... to make him smoke. I tried to make him talk about his travels. Nothing would do: he just kept nodding off." "What did he say? Did he say anything?" "But little." "Anything? Mary, confess He said he'd come to ditch the meadow for me." "Warren!" "But did he? I just want to know." "Of course he did. What would you have him say? Surely you wouldn't grudge the poor old man Some humble way to save his self-respect. He added, if you really care to know, He meant to clear the upper pasture, too. That sounds like ...
— North of Boston • Robert Frost

... at the mountains on my left—the lower ridge of the Kapanja Sirt—and saw how the water-course went up and up and in and out, and I thought if I kept low and crawled round in this ditch I should come out at last close behind the firing-line, and then I could get in touch with the trenches. I could hear the machine-gun of the M—'s ...
— At Suvla Bay • John Hargrave

... decided gesture of her foot every stone that lay in her way. There were many in that rocky path, but Becky left it smoother as she climbed, and paused now and then to send some especially sharp or large one spinning into the grassy ditch ...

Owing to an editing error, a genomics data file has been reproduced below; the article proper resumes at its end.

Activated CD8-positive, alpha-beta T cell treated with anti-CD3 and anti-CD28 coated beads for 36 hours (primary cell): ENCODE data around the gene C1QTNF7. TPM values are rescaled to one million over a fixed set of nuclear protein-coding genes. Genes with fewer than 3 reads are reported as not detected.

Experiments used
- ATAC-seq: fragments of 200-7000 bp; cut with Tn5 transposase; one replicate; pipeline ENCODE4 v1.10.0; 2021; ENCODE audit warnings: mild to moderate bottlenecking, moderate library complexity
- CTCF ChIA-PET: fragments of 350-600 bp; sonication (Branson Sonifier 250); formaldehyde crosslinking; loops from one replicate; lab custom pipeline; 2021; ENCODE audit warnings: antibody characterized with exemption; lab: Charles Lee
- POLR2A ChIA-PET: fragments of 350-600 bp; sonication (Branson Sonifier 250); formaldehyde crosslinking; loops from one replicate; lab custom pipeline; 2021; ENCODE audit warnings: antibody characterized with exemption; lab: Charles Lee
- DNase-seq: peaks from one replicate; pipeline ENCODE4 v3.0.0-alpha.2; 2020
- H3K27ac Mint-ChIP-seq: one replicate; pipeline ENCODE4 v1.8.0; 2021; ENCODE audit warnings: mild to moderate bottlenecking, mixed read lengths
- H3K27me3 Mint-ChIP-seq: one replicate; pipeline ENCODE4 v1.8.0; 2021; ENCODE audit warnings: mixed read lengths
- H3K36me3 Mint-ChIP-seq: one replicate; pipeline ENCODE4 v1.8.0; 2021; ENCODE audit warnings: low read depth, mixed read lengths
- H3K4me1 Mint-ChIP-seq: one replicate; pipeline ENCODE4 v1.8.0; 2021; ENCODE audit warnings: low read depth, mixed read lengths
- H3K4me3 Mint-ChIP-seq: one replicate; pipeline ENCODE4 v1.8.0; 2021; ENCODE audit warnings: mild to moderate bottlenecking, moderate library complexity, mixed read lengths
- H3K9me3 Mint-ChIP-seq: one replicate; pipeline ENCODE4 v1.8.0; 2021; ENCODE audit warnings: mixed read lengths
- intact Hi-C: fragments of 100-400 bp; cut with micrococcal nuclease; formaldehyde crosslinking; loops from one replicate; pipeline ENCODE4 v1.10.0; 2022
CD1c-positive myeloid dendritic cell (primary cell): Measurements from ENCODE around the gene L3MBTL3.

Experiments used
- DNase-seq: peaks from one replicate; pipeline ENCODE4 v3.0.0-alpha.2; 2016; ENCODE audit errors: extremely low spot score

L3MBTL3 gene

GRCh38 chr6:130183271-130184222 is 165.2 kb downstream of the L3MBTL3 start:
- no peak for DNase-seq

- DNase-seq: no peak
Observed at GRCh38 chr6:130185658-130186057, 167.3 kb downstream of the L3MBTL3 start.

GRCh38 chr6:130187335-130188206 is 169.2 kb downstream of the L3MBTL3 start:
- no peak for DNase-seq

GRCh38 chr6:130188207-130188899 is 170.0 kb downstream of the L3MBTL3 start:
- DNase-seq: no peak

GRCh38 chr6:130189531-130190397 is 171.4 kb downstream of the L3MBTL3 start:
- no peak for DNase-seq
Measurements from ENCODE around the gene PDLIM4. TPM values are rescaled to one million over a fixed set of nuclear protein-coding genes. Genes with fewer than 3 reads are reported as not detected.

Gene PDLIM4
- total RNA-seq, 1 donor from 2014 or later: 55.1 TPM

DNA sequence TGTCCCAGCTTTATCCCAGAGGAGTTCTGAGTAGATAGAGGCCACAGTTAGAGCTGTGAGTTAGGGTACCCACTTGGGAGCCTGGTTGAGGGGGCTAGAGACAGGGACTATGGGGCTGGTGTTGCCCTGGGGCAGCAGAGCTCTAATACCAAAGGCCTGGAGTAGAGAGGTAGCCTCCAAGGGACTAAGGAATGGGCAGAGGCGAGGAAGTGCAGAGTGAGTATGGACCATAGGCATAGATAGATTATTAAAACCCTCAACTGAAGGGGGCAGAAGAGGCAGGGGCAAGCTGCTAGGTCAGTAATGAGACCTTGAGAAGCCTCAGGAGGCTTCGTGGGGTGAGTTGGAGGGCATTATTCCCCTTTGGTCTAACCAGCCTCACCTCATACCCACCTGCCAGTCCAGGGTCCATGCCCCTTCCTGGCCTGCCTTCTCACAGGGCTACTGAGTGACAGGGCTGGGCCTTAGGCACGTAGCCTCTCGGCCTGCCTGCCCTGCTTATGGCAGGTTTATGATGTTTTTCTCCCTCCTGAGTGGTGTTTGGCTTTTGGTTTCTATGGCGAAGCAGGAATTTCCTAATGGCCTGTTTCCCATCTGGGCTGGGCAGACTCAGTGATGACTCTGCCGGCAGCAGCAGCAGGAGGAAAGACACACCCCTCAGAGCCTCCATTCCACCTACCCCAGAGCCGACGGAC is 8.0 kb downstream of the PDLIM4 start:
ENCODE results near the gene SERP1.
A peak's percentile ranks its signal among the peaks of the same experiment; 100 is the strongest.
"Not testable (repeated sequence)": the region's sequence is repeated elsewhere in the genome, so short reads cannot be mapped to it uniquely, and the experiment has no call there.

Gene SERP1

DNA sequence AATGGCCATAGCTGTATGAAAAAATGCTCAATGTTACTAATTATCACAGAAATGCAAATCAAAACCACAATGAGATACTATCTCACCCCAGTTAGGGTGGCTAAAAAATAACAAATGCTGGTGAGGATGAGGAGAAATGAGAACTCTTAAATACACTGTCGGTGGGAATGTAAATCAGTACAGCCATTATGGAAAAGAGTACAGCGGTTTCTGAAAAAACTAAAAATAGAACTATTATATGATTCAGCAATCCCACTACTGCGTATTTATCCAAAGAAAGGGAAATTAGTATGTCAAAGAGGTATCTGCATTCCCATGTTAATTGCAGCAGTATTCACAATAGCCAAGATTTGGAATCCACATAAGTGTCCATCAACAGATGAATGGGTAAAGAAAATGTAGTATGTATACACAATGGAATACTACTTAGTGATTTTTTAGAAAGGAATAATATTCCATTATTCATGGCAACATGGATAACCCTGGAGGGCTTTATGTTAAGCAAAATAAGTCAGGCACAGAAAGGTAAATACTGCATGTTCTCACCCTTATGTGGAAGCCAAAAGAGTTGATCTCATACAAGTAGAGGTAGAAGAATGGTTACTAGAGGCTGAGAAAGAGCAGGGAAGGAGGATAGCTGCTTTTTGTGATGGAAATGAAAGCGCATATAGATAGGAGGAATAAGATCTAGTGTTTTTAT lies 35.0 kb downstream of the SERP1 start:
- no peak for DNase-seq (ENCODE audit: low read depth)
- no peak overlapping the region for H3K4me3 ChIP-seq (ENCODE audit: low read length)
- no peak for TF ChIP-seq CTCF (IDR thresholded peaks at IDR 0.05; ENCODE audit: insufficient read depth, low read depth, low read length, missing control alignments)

— A Garland for Girls • Louisa May Alcott

... regarded Philip's exactions as intolerable, and rebelled. Against them marched the royal army of iron-clad knights; and the desperate citizens, meeting these with no better defence than stout leather jerkins, led them into a trap. At the battle of Courtrai the knights charged into an unsuspected ditch, and as they fell the burghers with huge clubs beat out such brains as they could find within the helmets. It was subtlety against stupidity, the merchant's shrewdness asserting itself along new lines. King Philip had to create ...
— The Great Events by Famous Historians, Volume 07 • Various

... lane were heard, or neigh of a colt from the four-cross roads, people at dinner would start up and cry, "The French, the French have landed!" while the men in the fields would get nearer the hedge to peep through it, and then run away down the ditch. ...
— Springhaven - A Tale of the Great War • R. D. Blackmore

... chuckling answer. "Nothing but good, old-fashioned sarsaparilla soda pop with the pop left out. It's as flat as ditch water. Where'd ...
— The Boy Ranchers in Death Valley - or Diamond X and the Poison Mystery • Willard F. Baker

... had better stop and talk over the matter of drainage. There are three kinds of drains, namely: the open drain, the blind drain, and the tile drain. Each one has worked out of the other. The simplest sort and the one man first used is the open ditch. A piece of land was covered with water. A ditch was dug through the land at the place or places where water was standing. Usually a little stone is thrown into the bottom to help drain ...